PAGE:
Join GitHub today
GitHub is home to over 28 million developers working together to host and review code, manage projects, and build software together.Sign up
The micro quickstart guide on peeragogy.org suggests the following steps:
- Create a Github Account https://help.github.com/articles/signing-up-for-a-new-github-account/
- (optional) Contact us in real time via our public rooms in Gitter https://gitter.im/Peeragogy
- (optional) Create a https://hypothes.is/ account if you want to make comments.
- (optional) Connect with +Peeragogy Project on Google+ and join our weekly meetings.
- Start editing, discussing, and commenting.
We will expand on this below.
Before that, let's just mention what you're looking at right now. This is a wiki page associated with one of the Peeragogy Project's repositories on Github. In particular, this repository contains the source code for the print edition of the Peeragogy Handbook. The Peeragogy Handbook is
The no longer missing (free/open source) guide to peer production and peer learning
There are lots of other things to discover here and we give you a quick guided tour, next.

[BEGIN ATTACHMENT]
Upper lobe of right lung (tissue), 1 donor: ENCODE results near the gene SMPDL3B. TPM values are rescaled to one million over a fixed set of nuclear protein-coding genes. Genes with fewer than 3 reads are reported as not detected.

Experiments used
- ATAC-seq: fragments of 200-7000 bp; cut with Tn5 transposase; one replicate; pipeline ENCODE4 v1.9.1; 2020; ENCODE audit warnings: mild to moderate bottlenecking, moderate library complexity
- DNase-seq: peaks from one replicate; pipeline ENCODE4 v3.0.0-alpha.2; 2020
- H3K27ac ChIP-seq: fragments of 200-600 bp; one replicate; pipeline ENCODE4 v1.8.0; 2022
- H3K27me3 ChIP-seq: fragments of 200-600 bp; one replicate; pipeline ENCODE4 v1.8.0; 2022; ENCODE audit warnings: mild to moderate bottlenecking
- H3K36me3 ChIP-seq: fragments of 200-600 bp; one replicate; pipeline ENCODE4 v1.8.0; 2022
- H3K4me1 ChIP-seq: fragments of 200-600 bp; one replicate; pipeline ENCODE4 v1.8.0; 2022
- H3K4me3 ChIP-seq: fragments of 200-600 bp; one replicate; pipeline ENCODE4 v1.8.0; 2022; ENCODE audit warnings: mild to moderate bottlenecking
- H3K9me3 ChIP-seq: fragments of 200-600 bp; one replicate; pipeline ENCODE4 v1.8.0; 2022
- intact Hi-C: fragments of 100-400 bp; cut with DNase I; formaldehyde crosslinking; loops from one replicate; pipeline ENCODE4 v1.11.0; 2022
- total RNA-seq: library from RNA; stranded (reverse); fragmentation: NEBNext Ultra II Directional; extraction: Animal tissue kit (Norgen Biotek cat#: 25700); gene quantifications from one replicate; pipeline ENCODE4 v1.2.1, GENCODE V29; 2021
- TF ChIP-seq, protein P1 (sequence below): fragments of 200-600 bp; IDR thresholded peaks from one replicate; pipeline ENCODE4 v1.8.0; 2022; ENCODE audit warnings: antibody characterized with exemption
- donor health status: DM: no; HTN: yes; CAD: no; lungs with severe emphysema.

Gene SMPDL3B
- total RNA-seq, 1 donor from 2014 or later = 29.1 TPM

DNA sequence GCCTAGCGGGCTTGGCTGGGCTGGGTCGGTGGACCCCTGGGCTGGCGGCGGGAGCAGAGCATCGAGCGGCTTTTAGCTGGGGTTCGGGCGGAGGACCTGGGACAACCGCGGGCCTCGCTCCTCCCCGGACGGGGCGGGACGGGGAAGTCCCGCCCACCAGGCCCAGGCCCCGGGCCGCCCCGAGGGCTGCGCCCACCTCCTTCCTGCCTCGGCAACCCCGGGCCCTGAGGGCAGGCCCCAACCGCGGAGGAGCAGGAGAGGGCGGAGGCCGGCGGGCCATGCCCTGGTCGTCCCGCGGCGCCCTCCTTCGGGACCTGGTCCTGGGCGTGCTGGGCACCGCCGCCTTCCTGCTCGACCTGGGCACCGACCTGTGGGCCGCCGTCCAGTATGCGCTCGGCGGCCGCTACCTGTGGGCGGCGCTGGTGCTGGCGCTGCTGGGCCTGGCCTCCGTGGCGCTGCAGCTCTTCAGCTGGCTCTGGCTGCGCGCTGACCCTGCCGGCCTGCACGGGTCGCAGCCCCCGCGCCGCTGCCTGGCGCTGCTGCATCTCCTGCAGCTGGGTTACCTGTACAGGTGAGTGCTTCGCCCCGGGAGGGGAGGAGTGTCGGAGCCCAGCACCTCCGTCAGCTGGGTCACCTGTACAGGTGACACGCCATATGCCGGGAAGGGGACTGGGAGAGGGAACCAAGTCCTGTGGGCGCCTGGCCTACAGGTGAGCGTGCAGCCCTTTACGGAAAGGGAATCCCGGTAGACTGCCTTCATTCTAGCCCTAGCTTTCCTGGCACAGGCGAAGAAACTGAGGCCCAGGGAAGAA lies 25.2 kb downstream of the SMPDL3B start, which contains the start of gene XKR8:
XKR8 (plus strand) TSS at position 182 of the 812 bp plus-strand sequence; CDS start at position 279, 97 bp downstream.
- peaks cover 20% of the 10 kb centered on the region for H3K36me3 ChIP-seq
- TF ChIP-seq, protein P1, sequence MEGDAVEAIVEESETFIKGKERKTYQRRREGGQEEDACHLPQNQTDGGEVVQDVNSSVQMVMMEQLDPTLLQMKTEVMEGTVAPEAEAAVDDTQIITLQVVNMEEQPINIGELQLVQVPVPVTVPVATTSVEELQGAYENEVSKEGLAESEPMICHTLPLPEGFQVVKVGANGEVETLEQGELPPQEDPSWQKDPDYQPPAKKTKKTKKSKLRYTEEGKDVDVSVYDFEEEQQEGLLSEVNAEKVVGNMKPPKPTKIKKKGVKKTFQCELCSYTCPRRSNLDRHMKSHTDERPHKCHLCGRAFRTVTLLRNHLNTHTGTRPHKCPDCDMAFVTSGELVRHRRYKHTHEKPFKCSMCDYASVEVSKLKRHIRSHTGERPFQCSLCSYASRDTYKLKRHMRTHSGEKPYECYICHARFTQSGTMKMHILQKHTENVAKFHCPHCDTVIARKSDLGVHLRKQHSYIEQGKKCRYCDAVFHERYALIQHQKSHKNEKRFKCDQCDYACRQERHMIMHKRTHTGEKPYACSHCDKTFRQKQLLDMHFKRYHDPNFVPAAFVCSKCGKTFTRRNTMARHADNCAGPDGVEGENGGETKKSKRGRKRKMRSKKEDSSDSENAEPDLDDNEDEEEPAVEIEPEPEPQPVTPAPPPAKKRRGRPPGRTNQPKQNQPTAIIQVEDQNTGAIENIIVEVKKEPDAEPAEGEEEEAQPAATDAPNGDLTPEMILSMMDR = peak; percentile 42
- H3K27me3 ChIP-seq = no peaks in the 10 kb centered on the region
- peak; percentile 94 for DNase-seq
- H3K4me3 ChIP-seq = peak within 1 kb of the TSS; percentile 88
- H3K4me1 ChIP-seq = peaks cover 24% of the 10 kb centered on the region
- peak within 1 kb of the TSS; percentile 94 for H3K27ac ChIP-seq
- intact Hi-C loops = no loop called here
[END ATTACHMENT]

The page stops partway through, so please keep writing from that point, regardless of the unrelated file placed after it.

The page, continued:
We aim to welcome all contributions to the Peeragogy project with unconditional love.
We've started to illustrate what we mean by that in this mindmap, and we hope the image is a useful first step toward making our project easier to understand, access, and work with.
[source] To view a large version of this, right click and "View Image".
You'll probably have some questions in mind at this point. Great!
Nontechnical: Getting to know us.
The easiest way to get started would be to join one of our weekly hangouts. Send your expression of interest to +Peeragogy Project or peeragogy
. com to get an invite to one of these.
For a quick overview of the project's current priorities, please read the Distributed Roadmap page in the Peeragogy Handbook. Feel free to have a browse through the book -- you certainly don't need to read the whole handbook before taking your next steps with peeragogy. But, if you find a part you think you can improve, that's awesome. You can download the book for free, or read it, on peeragogy.org.